Ah...well XD that's cause 'she' is not a 'she' but instead a 'he'. My friend thought giving him stubble would give the image more texture. So I went with it.

    Here is the reference: nickpolo1.jpg I didn't want it to look exactly like the model o_- but something close.
    Also, you're using white highlights and black shadows. Highlights are the color of the light, and shadows the compliment thereof. You might be saying "But indoor lights are white!" No, they aren't, they have a color, it's just not very obvious. Also, most indoor lights have covers that would reflect onto things anyway. Think about where she is, think about what kind of colors would be in that room and use all of them, not just the color she is.
    I was not using white or black for shadows XD; I was using shades of blue, red, orange, pink, violets, burgundy , brown and cream. There is black in the hair, but no where else in the picture. and there isn't any pure white anywhere in it, but very light creams instead. The character is indoorsy, so I wanted him to be very very pale.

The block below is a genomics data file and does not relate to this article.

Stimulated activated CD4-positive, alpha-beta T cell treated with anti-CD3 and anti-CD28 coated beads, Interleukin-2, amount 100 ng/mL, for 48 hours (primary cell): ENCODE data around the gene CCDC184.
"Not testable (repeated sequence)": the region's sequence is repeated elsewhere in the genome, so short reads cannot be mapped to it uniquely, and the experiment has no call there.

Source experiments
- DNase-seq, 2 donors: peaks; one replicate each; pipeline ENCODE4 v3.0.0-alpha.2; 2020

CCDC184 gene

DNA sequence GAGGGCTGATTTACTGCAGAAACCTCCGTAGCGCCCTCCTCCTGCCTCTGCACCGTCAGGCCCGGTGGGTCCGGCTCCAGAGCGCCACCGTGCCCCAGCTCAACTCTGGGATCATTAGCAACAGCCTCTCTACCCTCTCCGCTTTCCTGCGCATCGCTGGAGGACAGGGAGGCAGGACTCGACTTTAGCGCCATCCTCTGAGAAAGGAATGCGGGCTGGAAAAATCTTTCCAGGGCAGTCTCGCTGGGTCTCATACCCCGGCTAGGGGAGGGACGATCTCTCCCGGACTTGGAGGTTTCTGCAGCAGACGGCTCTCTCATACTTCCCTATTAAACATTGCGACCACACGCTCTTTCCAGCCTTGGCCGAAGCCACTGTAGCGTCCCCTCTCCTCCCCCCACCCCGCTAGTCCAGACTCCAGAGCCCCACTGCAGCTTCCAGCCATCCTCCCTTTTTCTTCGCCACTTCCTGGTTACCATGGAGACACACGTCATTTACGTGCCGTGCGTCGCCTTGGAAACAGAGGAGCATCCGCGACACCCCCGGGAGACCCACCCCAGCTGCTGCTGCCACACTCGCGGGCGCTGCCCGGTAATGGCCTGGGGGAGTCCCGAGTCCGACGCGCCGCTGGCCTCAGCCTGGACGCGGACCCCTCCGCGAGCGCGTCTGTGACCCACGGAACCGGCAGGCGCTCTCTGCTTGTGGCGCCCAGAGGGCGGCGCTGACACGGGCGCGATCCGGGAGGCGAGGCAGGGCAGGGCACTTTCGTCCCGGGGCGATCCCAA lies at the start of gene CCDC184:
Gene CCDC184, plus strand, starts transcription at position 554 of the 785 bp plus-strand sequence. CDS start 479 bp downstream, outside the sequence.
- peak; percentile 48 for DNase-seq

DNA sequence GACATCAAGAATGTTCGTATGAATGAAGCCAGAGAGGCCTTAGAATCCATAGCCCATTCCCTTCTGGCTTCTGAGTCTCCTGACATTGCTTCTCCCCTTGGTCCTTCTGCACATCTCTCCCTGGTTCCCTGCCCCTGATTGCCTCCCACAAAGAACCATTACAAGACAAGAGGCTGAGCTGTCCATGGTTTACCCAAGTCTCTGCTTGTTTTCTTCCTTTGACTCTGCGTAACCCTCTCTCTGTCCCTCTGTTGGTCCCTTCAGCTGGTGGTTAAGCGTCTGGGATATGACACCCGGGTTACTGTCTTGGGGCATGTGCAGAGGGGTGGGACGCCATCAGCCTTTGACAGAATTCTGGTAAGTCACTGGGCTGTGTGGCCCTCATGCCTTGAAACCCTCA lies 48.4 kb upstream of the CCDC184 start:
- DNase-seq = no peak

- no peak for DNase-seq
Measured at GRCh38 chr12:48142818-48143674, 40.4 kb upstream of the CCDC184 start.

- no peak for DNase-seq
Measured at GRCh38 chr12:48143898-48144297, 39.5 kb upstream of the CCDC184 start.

But thank you for the lengthy reply :3 This is very helpful to keep in mind.[/img]

    anystar on
    titlebannermyoo.jpg
    [URL="http://www.seraphim-eyes.net/door]The Door in the Rock[/url]
  • Forbe!Forbe! Registered User regular
    edited January 2007
    It still looks white. The stuble is barely noticable and simply adding that will not add texture to it as a whole. It will simply put implied depth onto a form that is burnished.
    anystar wrote:
    I was not using white or black for shadows XD; I was using shades of blue, red, orange, pink, violets, burgundy , brown and cream. There is black in the hair, but no where else in the picture. and there isn't any pure white anywhere in it, but very light creams instead. The character is indoorsy, so I wanted him to be very very pale.